Ciclo de conferencias 'Seminario de Estudios Judíos': "Behind a Best Seller: Kabbalah, Science, and Loving One’s Neighbor in Pinhas Hurwitz’s Sefer ha‐Brit (1797)"

Por David Ruderman (University of Pennsylvania)

Sala Gómez Moreno 2C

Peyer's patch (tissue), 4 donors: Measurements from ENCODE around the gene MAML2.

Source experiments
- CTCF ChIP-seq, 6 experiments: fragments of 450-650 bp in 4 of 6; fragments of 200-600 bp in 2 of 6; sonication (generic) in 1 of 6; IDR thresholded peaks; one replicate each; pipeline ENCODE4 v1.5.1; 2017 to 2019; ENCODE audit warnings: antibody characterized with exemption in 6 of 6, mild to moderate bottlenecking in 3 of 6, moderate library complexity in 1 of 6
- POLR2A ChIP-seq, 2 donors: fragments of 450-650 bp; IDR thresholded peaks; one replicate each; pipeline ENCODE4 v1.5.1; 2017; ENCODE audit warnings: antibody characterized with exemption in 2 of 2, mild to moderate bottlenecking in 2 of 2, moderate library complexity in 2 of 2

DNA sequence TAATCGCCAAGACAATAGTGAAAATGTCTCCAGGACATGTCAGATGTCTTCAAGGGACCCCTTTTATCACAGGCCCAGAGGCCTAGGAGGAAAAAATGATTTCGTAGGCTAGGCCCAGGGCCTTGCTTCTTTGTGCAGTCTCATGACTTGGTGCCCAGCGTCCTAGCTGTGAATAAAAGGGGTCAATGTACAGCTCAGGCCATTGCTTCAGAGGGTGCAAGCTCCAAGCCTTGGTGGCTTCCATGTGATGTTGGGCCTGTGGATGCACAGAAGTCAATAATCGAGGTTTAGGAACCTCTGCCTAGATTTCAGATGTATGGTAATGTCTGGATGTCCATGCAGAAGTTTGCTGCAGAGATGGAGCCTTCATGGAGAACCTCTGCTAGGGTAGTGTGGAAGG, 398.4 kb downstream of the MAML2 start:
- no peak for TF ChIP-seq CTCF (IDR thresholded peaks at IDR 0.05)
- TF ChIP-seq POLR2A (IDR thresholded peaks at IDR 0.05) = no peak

The Book of the Covenant [Sefer ha‐Brit] was one of the most popular Hebrew books read by modern Jews, reflected in its forty editions spanning two centuries, including three Yiddish and six Ladino translations. Part scientific encyclopedia, part manual of mystical ascent, and part plea to Jews to embrace a universal ethics, the work was widely influential in an era of radical change and internal debate for Jews as well as for others. The amazing popularity of the author, the eastern European Jew Pinhas Hurwitz (1765‐1821), stemmed from his kabbalistic pedigree. He offered his readers an exciting compendium of scientific knowledge they could read in their holy language under the pretext that its acquisition fulfilled their highest spiritual goals. The reception of The Book of the Covenant among modern Jewish readers allows us to understand more profoundly the ways in which a traditional society absorbed and creatively adopted aspects of modern science and cosmopolitanism. The book and its author open a wonderful window in studying the complex interplay of tradition, science, and inter‐group relations in the modern era.
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